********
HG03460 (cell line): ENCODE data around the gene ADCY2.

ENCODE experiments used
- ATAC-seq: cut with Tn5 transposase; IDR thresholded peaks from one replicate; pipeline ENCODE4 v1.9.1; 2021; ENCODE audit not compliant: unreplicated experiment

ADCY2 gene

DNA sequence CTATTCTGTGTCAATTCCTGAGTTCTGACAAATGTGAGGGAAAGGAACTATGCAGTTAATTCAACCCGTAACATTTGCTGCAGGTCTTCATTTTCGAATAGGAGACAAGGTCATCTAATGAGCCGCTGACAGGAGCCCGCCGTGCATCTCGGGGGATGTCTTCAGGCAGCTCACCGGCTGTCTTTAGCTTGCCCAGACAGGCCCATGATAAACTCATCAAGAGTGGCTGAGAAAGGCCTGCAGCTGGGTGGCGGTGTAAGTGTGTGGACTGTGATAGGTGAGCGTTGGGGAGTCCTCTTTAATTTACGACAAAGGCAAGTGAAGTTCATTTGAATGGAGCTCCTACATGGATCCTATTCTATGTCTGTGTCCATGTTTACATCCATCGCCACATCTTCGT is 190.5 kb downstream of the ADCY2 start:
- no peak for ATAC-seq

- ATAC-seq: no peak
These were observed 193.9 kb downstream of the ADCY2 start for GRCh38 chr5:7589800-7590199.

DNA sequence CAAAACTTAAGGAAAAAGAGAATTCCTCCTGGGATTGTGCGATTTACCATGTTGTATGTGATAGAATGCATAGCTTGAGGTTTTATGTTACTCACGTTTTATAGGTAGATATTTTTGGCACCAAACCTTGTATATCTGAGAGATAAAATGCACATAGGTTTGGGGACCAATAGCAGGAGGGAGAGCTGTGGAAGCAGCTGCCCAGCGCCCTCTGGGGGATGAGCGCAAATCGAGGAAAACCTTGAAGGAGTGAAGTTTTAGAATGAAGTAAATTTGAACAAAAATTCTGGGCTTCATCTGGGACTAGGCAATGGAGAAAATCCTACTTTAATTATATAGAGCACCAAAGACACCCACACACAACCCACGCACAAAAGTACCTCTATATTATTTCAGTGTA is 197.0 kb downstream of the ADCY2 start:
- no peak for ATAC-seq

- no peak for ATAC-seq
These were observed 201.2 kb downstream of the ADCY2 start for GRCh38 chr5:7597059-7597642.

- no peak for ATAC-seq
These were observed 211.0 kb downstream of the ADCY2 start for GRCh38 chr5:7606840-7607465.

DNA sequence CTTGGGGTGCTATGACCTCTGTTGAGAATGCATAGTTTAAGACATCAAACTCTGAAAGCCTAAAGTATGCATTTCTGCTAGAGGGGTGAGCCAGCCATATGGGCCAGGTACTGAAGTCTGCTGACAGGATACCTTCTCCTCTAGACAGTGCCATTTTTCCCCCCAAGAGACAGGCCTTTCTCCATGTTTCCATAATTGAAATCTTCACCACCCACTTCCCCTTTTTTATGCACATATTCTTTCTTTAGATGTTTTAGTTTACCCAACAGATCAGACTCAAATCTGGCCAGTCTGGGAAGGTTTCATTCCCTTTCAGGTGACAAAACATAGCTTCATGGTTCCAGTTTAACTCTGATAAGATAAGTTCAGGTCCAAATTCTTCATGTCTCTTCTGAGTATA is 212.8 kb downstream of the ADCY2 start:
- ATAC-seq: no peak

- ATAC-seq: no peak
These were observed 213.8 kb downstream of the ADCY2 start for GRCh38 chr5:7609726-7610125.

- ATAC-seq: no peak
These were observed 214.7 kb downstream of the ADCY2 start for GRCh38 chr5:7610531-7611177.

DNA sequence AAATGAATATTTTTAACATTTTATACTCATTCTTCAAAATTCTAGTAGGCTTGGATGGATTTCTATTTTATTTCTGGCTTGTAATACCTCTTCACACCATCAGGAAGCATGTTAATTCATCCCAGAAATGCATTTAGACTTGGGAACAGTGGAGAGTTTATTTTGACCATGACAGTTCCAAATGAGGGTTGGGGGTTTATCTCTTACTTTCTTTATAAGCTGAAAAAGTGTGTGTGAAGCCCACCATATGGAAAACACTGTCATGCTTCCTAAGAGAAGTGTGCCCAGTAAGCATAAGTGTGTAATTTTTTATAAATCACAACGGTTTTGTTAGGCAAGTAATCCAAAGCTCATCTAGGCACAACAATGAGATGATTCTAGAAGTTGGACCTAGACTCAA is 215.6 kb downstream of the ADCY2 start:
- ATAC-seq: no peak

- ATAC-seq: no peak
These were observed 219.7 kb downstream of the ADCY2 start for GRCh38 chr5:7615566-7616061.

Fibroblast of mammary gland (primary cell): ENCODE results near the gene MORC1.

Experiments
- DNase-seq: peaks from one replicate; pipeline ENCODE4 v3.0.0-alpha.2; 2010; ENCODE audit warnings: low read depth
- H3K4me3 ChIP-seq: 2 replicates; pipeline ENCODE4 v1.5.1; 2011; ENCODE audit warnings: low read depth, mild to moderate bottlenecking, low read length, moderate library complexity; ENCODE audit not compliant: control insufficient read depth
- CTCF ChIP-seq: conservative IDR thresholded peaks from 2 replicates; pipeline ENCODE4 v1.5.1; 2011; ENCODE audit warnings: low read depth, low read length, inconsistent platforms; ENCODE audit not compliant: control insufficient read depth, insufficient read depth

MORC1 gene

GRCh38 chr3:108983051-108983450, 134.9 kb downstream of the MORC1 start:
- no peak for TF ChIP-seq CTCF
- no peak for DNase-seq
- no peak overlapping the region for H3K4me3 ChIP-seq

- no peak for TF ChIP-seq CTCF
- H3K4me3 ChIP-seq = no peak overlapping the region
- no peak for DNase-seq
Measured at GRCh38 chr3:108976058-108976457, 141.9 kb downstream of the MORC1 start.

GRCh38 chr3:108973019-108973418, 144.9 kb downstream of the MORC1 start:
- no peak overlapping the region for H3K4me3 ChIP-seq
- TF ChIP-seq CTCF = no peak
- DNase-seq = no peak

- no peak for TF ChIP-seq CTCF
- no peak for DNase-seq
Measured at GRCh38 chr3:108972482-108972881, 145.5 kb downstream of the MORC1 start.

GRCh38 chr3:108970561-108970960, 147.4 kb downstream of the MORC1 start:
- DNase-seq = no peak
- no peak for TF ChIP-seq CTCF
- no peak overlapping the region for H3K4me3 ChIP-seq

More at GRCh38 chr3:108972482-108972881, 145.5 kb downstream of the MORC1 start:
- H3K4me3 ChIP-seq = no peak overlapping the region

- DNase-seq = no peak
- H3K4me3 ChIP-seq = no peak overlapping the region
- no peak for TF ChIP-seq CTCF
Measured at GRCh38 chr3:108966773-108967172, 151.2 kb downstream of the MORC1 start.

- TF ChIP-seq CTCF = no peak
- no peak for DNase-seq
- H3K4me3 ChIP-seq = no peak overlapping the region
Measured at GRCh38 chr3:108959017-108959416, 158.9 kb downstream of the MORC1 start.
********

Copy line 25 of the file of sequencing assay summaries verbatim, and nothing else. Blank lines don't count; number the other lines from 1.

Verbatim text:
Fibroblast of mammary gland (primary cell): ENCODE results near the gene MORC1.